a. Pumpkin seeds and a permanent marker for drawing the eyes and mouth.
b. 2-1/2″ place cards printed from your printer. Using MS Word, I made black boxes with white names placed closer to the right edge, to allow for the ghost to be placed on the left. I used my favorite Halloween font: Chiller.
c. Foam miniature pumpkins. Many craft pumpkins are available at crafts stores and dollar stores. I got a pack of 10 from my favorite dollar store, Dollarama. Using an X-Acto knife, cut a slit at the top to hold the card. Of course, there’s no need for pumpkins. You can make the usual tent cards instead.
d. Circle punches in 2″, 1-1/2″ and 1″. If you don’t own these, your pair of scissors can still do wonders.
You are welcome to design and hand cut your own version of the ghosts’ bodies if you only need a handful of cards. I used circle punches for efficiency in creating large amounts. This way takes mere seconds to make each ghost:
1. Using the edges/scraps from your sheet of place cards (always make the most use of your paper), punch a 2″ circle.
2. Punch a 1-1/2″ circle up to the middle of your 2″ circle to form a crescent
3. Punch a 1″ circle out of one of the tips of your crescent in order to shape the arms.
October 22, 2010 § 16 Comments
This is my version of Halloween balloons. I’ve seen many of those orange balloons with pumpkin faces and white balloons with ghost faces and think they’re delightfully cute, but I figured perhaps too cute for some. So I wanted to take Halloween balloon-making up a notch: balloon body parts. Last night, I picked up my markers and, like a little kid, colored away.
Hang the eyes from the ceiling and give your guests that creepy sensation of being watched. Stick the witch’s fingers on walls and doors to give the illusion of sneaking in.
Balloons (9″ round white for eyes, 9″ round peach or light pink for brains, long green – the ones used for balloon animals – for witch’s fingers)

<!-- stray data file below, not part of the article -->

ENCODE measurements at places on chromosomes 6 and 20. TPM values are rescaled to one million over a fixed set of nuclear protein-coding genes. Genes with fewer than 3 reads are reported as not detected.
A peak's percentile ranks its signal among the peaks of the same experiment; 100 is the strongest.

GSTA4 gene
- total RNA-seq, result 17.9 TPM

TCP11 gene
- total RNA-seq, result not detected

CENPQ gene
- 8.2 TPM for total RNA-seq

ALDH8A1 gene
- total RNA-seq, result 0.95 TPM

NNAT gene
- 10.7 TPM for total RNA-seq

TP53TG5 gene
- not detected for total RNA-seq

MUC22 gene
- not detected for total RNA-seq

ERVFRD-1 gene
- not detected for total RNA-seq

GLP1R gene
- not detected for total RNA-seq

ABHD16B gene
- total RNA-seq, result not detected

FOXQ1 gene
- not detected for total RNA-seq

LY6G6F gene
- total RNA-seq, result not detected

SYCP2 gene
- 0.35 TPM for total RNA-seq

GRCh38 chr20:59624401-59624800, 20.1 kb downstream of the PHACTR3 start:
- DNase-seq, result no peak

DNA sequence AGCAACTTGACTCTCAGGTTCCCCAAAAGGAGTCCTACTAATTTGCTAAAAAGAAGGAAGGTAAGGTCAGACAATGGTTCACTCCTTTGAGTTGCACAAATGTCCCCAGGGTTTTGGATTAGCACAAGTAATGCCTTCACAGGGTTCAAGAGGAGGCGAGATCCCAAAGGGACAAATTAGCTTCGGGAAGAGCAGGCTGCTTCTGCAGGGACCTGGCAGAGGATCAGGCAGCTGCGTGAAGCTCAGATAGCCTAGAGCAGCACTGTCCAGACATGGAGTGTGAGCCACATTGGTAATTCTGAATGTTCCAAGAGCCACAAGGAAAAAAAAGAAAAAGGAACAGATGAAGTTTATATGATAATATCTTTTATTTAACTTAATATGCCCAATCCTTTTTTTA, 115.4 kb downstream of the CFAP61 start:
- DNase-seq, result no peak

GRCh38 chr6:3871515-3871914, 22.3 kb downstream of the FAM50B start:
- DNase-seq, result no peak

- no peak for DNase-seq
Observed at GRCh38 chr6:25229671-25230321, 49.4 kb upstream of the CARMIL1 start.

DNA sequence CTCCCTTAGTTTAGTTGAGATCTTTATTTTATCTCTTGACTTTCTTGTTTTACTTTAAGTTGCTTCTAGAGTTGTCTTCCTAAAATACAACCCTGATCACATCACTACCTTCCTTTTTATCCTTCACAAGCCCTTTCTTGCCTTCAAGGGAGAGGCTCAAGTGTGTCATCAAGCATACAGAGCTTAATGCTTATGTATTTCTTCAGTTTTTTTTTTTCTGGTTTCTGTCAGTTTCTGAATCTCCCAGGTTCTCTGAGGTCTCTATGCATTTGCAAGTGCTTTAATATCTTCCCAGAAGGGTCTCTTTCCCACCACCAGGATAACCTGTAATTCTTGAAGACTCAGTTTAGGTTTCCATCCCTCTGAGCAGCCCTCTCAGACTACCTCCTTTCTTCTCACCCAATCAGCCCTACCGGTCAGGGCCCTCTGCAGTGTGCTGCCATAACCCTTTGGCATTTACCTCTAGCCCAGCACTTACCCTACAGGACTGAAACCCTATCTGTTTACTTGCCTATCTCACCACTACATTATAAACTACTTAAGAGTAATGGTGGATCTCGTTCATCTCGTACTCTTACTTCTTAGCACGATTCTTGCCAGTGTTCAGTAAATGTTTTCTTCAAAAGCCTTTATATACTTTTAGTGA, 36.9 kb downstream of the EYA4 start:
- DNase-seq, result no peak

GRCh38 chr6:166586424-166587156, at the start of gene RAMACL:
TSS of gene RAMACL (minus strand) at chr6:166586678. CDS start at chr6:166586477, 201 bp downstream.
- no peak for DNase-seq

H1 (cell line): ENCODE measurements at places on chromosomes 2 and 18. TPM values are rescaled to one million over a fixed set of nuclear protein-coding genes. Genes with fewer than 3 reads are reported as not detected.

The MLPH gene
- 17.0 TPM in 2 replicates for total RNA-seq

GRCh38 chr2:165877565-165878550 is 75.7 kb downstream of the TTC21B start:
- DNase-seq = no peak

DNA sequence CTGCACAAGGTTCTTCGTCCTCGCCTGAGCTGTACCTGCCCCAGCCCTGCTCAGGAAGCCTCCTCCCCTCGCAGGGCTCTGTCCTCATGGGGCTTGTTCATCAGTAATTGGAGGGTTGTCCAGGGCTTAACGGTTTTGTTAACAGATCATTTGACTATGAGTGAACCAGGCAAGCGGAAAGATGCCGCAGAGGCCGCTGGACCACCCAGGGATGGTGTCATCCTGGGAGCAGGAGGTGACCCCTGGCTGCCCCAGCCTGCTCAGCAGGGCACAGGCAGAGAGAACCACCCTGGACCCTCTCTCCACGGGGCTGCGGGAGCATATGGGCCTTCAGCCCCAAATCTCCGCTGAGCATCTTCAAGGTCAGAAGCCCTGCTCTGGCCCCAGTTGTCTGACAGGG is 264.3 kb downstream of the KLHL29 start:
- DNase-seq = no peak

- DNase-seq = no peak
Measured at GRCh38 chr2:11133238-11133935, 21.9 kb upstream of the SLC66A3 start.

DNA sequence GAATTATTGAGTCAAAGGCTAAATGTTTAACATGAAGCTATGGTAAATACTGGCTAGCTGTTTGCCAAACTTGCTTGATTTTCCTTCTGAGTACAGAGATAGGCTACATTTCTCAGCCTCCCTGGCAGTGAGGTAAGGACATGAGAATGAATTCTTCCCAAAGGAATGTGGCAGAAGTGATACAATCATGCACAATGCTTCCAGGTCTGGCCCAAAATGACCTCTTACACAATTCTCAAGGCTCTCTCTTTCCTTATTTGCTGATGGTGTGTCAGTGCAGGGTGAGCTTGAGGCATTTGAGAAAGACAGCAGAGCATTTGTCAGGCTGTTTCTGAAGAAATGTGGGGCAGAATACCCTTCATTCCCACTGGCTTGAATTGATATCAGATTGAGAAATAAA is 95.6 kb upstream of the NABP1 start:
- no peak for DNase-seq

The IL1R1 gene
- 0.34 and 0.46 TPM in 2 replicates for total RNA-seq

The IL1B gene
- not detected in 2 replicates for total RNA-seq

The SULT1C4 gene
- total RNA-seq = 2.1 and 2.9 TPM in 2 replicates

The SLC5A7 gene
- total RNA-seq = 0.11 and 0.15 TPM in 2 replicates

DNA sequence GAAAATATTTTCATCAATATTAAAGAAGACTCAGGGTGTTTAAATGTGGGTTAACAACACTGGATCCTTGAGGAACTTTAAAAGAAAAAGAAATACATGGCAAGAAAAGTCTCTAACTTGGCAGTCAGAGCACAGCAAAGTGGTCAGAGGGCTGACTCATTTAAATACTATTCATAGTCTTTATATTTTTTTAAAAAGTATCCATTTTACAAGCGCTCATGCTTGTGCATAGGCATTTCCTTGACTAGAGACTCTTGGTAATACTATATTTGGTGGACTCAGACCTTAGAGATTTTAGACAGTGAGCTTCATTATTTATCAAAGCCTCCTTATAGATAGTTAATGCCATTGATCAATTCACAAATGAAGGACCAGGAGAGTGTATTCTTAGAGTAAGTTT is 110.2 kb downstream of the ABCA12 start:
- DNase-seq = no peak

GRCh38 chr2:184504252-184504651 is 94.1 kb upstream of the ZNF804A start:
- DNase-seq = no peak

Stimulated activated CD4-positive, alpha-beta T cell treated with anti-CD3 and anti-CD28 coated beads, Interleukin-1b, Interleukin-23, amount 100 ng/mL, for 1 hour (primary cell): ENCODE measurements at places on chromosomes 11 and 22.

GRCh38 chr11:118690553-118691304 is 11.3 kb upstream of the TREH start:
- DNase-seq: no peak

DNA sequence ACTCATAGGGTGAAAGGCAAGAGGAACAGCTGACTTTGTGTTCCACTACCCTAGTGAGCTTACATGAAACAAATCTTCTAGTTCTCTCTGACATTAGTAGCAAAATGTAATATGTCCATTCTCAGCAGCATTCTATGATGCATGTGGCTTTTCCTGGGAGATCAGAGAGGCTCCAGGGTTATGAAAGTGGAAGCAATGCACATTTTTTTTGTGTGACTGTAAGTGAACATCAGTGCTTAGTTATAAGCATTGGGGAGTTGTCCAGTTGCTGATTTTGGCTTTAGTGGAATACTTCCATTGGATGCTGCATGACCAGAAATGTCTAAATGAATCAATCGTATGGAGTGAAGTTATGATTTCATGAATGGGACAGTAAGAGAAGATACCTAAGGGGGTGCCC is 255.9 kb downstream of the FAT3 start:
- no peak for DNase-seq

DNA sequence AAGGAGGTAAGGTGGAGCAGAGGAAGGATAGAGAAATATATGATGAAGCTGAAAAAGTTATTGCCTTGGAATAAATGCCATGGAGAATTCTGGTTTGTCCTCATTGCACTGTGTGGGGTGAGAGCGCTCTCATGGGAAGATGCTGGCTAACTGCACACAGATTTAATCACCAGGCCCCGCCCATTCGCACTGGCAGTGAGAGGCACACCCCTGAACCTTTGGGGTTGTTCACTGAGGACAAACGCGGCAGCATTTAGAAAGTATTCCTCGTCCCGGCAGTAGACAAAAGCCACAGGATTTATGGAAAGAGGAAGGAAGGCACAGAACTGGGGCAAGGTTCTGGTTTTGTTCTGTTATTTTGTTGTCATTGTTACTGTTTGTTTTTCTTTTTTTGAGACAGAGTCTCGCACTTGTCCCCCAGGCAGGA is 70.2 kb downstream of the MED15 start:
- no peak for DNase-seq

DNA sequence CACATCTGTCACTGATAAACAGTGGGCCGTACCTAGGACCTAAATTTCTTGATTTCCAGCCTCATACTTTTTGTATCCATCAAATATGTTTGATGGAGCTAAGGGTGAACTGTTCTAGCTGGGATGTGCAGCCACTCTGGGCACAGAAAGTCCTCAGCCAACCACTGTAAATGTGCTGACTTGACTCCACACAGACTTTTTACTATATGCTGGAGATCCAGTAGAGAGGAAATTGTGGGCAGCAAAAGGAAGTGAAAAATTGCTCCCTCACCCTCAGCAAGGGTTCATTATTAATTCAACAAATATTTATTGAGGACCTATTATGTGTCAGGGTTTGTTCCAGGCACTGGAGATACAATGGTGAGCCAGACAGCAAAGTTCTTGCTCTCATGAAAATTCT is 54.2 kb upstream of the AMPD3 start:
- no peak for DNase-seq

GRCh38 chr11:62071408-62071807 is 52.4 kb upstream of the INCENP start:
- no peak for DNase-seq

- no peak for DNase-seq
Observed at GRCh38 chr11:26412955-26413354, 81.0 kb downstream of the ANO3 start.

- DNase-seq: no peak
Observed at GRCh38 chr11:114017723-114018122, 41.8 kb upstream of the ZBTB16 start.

Broad chisel tip markers (in green, blue, black, and red)
Styrofoam bowl and cup, for tracing the eye’s iris (cut away the rim of the bowl so it can sit on the balloon while tracing)
October 3, 2010 § 13 Comments
Not looking for a trick this Halloween? This spider favor box is a happy creature filled with fun treats and yours to make and give away. I crafted the box out of simple black cardstock using a template I designed. You can download the template here. It is easy to assemble with cut lines and score lines for folding. Simply fill with your favorite treats. I love Reese’s Pieces for their colors and even more for their peanut butter goodness!
Here are step-by-step instructions after downloading the template:
1. Print and cut the template and trace onto a sheet of letter-size black cardstock. The heavier weight, the sturdier, the better. Make sure to cut carefully along the solid lines and not to cut on the dotted lines, as those are for folding.
2. Once you have everything cut out, fold the triangular flaps up, while making sure the fangs are left flat.
3. Fold the curved sides up, and leave the legs flat.
4. Pinch the triangular flaps through the top slits of each side, one by one. Make sure to fill your box with treats before folding the second side.
5. Fold down the tops of the triangles to close. Pinch the legs so that they are bent. For eyes, I used orange cardstock and black gemstones which I picked up from the dollar store.
It is adorable and so simple. Kids and adults alike will enjoy this little project. No tricks needed!